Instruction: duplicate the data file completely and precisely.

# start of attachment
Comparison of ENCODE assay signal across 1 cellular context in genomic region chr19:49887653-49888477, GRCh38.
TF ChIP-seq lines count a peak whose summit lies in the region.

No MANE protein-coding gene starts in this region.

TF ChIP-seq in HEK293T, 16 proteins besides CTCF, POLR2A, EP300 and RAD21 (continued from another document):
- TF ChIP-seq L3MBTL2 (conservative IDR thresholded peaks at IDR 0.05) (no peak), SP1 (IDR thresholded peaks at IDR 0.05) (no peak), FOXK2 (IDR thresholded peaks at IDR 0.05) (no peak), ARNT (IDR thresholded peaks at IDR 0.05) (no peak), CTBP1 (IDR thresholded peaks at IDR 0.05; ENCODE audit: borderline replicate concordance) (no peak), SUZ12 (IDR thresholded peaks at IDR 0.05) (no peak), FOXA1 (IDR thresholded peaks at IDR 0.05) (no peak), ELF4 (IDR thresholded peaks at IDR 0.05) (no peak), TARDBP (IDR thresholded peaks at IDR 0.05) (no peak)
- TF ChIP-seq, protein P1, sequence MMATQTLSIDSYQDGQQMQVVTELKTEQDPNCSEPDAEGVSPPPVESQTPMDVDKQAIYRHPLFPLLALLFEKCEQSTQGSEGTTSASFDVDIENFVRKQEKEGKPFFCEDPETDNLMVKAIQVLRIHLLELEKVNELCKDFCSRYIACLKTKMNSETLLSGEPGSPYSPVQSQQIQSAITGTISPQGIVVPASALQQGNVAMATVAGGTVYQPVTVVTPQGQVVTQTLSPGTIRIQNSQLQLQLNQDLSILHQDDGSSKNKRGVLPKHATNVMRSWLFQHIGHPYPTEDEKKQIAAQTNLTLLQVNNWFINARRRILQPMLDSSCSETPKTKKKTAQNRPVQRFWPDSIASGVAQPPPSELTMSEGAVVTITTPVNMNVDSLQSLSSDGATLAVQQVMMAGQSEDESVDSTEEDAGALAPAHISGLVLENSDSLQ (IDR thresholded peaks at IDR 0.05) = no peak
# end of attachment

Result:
Comparison of ENCODE assay signal across 1 cellular context in genomic region chr19:49887653-49888477, GRCh38.
TF ChIP-seq lines count a peak whose summit lies in the region.

No MANE protein-coding gene starts in this region.

TF ChIP-seq in HEK293T, 16 proteins besides CTCF, POLR2A, EP300 and RAD21 (continued from another document):
- TF ChIP-seq L3MBTL2 (conservative IDR thresholded peaks at IDR 0.05) (no peak), SP1 (IDR thresholded peaks at IDR 0.05) (no peak), FOXK2 (IDR thresholded peaks at IDR 0.05) (no peak), ARNT (IDR thresholded peaks at IDR 0.05) (no peak), CTBP1 (IDR thresholded peaks at IDR 0.05; ENCODE audit: borderline replicate concordance) (no peak), SUZ12 (IDR thresholded peaks at IDR 0.05) (no peak), FOXA1 (IDR thresholded peaks at IDR 0.05) (no peak), ELF4 (IDR thresholded peaks at IDR 0.05) (no peak), TARDBP (IDR thresholded peaks at IDR 0.05) (no peak)
- TF ChIP-seq, protein P1, sequence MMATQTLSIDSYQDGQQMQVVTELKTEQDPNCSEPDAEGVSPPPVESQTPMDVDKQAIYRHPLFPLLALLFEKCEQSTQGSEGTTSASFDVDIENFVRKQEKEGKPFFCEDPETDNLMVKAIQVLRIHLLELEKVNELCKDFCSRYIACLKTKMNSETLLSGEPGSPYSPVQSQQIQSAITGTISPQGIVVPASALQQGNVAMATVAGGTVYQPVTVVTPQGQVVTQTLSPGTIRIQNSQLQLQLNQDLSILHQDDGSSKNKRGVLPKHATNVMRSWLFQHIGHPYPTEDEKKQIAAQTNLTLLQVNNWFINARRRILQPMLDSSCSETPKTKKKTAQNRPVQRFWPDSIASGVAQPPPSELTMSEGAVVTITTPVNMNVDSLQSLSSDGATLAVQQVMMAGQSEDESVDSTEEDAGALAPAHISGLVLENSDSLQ (IDR thresholded peaks at IDR 0.05) = no peak